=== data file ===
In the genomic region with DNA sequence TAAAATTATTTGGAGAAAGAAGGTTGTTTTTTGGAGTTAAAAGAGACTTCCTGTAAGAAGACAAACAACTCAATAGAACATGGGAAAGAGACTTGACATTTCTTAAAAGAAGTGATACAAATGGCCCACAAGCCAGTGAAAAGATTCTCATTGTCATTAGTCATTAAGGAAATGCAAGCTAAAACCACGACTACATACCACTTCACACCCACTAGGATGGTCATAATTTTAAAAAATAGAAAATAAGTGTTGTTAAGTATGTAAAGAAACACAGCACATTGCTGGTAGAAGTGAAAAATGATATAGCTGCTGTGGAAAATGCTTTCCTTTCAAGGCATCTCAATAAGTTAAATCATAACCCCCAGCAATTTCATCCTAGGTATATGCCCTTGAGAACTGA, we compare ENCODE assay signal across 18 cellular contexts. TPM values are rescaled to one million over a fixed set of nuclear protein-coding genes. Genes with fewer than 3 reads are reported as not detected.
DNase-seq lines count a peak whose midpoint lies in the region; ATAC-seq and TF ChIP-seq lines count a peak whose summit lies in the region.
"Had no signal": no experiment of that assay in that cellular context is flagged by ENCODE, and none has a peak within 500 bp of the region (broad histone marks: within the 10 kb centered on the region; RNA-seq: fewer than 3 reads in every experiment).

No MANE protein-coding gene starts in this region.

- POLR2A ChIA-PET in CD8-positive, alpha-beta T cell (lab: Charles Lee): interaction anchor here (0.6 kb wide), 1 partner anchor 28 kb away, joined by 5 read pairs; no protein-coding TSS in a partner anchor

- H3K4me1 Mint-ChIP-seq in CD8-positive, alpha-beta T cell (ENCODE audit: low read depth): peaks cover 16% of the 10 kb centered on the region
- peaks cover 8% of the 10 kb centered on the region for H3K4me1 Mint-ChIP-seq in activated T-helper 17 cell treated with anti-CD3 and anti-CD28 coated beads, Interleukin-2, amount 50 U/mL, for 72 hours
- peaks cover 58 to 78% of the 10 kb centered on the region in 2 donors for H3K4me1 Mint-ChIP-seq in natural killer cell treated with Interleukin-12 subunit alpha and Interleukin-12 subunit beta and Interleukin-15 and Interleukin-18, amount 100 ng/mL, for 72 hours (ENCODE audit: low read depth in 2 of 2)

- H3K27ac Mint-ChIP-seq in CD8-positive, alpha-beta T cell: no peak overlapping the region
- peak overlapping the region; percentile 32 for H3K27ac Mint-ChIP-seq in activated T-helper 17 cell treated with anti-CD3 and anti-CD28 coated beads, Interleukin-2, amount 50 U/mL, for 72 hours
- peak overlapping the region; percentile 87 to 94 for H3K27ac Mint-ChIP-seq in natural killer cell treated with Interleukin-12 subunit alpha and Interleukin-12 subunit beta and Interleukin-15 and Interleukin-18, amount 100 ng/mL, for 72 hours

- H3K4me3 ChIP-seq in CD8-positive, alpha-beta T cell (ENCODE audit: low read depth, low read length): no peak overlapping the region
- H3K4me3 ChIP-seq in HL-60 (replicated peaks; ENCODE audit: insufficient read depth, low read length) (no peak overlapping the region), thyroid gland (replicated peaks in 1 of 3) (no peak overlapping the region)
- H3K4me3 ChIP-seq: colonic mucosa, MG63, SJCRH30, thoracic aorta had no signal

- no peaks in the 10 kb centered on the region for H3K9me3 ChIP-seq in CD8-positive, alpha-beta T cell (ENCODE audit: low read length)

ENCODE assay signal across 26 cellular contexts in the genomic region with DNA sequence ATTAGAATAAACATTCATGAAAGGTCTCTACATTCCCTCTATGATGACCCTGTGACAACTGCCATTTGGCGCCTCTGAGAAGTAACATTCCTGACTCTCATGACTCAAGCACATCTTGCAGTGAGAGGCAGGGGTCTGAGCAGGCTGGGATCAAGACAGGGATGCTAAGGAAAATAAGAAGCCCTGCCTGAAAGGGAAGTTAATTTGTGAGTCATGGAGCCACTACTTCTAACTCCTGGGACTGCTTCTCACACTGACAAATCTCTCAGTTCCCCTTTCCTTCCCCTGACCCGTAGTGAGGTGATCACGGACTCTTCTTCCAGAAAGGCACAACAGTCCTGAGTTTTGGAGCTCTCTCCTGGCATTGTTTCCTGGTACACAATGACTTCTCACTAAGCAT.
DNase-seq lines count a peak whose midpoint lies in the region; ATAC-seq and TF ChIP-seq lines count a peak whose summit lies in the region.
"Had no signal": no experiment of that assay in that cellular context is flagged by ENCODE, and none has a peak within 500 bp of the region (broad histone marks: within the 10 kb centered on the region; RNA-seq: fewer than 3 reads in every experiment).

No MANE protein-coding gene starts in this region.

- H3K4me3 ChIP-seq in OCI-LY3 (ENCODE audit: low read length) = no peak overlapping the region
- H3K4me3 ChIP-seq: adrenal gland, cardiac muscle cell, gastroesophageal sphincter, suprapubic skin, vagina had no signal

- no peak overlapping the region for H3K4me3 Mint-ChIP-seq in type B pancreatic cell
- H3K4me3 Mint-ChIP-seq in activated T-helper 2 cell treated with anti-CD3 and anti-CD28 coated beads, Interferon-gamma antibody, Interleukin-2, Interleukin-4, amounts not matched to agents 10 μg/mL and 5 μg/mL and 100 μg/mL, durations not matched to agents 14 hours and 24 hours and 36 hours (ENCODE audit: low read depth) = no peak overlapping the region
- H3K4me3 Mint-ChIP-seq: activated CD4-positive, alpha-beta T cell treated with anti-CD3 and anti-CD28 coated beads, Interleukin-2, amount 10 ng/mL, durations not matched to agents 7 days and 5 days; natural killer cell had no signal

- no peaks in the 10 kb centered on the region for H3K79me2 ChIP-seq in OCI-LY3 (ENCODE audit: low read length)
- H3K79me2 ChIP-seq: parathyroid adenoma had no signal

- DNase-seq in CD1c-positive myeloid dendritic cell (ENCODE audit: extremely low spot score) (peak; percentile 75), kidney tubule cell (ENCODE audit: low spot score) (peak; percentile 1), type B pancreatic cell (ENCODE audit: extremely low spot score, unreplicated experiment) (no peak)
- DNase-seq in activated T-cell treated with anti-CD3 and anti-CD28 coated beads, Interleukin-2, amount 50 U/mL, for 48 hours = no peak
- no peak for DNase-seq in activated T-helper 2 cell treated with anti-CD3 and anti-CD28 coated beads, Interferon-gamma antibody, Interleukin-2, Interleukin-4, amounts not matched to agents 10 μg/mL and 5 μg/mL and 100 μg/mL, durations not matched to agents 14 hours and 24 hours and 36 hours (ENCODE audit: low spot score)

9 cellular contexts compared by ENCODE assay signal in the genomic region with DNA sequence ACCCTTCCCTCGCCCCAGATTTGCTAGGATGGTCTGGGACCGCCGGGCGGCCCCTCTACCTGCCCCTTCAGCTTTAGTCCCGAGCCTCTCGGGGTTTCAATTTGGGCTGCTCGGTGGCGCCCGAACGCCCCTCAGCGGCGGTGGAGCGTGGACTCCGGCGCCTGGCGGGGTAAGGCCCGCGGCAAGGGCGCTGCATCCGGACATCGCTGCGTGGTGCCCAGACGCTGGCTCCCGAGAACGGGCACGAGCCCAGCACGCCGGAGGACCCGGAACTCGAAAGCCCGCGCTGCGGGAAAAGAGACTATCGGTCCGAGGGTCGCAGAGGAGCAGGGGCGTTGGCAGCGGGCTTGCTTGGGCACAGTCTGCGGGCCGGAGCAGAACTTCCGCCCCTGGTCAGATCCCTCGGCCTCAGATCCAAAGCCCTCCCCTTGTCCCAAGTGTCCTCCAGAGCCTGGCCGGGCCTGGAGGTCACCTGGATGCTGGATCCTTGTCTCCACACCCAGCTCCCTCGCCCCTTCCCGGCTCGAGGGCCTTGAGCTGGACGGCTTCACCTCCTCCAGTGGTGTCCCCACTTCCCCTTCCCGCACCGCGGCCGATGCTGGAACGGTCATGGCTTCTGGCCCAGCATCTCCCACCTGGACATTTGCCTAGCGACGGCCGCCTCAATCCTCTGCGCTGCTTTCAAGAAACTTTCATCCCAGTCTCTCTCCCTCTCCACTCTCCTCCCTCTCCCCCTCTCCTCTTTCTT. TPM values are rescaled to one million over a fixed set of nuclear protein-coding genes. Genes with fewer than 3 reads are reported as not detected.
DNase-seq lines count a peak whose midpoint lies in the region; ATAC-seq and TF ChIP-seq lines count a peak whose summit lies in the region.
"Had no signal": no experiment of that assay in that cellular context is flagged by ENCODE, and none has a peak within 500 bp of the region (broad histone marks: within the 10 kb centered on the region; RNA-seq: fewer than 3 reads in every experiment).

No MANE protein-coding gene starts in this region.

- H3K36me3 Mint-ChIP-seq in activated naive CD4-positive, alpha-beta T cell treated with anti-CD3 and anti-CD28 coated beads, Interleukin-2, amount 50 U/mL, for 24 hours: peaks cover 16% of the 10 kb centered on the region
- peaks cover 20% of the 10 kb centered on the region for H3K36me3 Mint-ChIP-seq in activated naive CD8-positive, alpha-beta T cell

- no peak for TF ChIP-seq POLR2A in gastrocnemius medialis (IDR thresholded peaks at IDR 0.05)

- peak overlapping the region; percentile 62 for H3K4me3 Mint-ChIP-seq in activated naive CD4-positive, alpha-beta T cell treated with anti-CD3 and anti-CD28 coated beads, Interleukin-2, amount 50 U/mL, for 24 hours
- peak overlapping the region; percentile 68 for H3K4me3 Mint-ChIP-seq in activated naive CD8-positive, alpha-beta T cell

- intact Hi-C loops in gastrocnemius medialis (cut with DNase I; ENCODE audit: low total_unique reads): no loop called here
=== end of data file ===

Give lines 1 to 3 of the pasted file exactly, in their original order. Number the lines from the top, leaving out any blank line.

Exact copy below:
In the genomic region with DNA sequence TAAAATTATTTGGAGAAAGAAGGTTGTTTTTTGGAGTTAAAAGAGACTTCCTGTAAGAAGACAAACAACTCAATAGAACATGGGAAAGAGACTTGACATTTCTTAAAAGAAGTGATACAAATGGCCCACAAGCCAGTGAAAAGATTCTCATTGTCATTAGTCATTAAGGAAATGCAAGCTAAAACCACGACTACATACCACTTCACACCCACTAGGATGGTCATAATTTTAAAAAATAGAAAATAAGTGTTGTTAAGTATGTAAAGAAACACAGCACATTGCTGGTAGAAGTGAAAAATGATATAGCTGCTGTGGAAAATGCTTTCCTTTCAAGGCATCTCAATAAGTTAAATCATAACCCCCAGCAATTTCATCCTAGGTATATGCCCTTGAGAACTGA, we compare ENCODE assay signal across 18 cellular contexts. TPM values are rescaled to one million over a fixed set of nuclear protein-coding genes. Genes with fewer than 3 reads are reported as not detected.
DNase-seq lines count a peak whose midpoint lies in the region; ATAC-seq and TF ChIP-seq lines count a peak whose summit lies in the region.
"Had no signal": no experiment of that assay in that cellular context is flagged by ENCODE, and none has a peak within 500 bp of the region (broad histone marks: within the 10 kb centered on the region; RNA-seq: fewer than 3 reads in every experiment).